This article is part of a larger series titled “The End Of Roe.” Head here to read more.
When a leaked SCOTUS draft decision signaled the end of Roe v Wade was near, the bulk of media voices and activists left one particular group out of conversations around the dystopia to come — one that’s already living it. For decades, many incarcerated women have effectively been navigating a post-Roe world.
For the approximately 58,000 people who enter prisons and jails every year while pregnant, abortion is only accessible in principle. A 2016-17 study found that of 816 pregnant women in state and federal prisons, only 1.3% of pregnancies resulted in an abortion. In contrast, in 2020, nearly 20% of pregnancies nationwide ended in abortion.
“There’s a great divide between what the law says the status of access to abortion for people who are incarcerated should be and what the reality is,” Alexa Kolbi-Molinas, the deputy director of the Reproductive Freedom Project of the American Civil Liberties Union, told HuffPost.
Three years after the Supreme Court decided the landmark Roe v Wade case, the Hyde Amendment became a law, and remains in place today. The legislation prohibits the use of federal funds for abortions, with exceptions for health risks or pregnancy by rape or incest. This meant that in prisons owned and operated by the federal government, prisoners wanting abortions need to pay for the procedure ― the average price of which is now estimated to be over $500 ― on their own. This is virtually impossible for most imprisoned pregnant people, given the staggeringly low labor wages for the incarcerated.
At the state and local level ― where a vast majority of Americans are incarcerated ― abortion access is varied, though often hard to obtain. Of the 19 state prisons allowing abortions in the study, two-thirds of them require those incarcerated to pay for their abortions. Three of the prisons forbid the procedure entirely.
At least 12 states don’t have written procedures for abortions within their prisons. Though, written policies ― or lack thereof ― don’t always accurately indicate whether incarcerated people can access abortion care.
“The lack of a written policy often corresponds with jails and prisons failing to meet their constitutional obligation to make the care available, [but] sometimes it really is ignorance,” Kolbi-Molinas said.
There is “tremendous variability” in abortion access for the incarcerated, said Carolyn Sufrin, an assistant professor of gynecology and obstetrics at Johns Hopkins University and the lead researcher on the previously mentioned prison study.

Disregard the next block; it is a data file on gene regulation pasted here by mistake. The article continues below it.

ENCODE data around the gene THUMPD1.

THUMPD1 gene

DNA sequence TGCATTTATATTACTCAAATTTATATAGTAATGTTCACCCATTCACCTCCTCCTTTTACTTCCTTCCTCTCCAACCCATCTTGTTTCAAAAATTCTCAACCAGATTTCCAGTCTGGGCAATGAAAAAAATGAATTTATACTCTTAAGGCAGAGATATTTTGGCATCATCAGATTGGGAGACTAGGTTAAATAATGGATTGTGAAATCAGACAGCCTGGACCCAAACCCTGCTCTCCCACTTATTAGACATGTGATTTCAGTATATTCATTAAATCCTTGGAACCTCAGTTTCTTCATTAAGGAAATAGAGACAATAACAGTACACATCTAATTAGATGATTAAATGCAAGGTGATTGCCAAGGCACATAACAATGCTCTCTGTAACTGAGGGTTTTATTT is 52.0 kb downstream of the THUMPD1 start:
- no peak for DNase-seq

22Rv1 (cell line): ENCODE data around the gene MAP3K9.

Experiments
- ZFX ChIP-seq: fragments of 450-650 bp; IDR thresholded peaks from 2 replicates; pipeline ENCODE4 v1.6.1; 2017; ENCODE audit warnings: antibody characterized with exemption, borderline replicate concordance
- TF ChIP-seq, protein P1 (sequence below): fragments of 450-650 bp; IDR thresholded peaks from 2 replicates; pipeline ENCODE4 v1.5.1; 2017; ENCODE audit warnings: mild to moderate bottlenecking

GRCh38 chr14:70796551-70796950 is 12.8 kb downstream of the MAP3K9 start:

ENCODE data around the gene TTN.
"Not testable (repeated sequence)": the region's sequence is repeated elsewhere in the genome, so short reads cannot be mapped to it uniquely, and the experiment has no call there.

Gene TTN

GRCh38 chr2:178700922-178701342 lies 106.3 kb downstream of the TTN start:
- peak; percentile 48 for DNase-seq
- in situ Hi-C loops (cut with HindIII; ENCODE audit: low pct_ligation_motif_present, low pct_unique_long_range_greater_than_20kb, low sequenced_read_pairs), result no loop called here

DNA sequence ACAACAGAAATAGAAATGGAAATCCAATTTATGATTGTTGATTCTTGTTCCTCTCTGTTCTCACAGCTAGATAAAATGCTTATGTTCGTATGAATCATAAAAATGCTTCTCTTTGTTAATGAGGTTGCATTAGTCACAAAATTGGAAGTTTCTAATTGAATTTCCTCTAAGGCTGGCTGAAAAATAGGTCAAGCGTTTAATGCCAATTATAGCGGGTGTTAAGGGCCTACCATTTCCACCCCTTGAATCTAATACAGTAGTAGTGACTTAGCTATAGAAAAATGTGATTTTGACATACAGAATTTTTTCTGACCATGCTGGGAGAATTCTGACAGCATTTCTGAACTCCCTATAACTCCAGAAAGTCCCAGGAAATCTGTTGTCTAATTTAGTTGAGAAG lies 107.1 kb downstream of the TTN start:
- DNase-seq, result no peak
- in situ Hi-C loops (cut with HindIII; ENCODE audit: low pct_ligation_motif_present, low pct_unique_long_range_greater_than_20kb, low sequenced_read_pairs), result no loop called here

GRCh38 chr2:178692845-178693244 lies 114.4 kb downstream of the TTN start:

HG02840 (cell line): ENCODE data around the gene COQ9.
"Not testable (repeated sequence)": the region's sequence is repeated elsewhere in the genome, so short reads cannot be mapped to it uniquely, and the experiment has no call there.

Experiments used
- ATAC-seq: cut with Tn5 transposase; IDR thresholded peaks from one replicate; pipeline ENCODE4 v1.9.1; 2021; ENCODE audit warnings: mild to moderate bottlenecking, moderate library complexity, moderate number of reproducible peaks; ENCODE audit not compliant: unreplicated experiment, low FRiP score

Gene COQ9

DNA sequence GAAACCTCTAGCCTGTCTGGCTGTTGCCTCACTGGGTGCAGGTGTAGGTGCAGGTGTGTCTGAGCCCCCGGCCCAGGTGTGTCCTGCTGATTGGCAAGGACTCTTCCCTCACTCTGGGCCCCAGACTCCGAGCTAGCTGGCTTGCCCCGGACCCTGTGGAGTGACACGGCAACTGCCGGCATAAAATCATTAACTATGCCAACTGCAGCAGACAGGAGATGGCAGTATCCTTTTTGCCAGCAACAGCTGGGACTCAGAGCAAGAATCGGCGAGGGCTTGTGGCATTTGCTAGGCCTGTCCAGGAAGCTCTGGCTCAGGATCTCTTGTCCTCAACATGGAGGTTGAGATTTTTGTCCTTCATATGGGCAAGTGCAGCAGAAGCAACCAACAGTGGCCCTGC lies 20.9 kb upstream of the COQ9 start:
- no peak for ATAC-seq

“It could be [that] they have an official written policy that just doesn’t allow it,” Sufrin noted. “They could have an official written policy that allows it but only up to a certain gestational age, even if that is not consistent with what state law is. Or they might have unwritten rules and policy that just don’t allow it or they might require the incarcerated individuals to pay for their own abortion.”
But few people are paying attention — even among researchers and medical professionals, much less politicians. Sufrin’s study was regarded as the “first-of-its-kind” by John Hopkins. She even noted within her research that data on the matter was “scant and outdated.”
“To our knowledge, there has never been a systematic assessment of abortions, stillbirths, miscarriages, ectopic pregnancies or neonatal and maternal deaths in prisons,” Sufrin wrote.
In the states where prison abortion regulations are the most sparse, the authorities making the calls in that grey area are perhaps the least willing to allow or assist abortion procedures. There is a significant overlap between the states with trigger bans ― which will allow abortion restrictions to become effective immediately if the Supreme Court does overturn Roe ― and states the ACLU has noted as being without established abortion protocols in their prisons.
In 2006, the ACLU sued then-Arizona sheriff Joe Arpaio for refusing to transport incarcerated women to abortion clinics, saying he believed in “family values” and that him helping facilitate abortions would “never happen.”
An Arizona court ultimately prohibited Arpaio from what the ACLU said was a “bait and switch tactic” of requiring prisoners to pay their transportation and security costs for their abortion services upfront.
A year prior, Missouri prison staffers denied a woman’s request to have an abortion.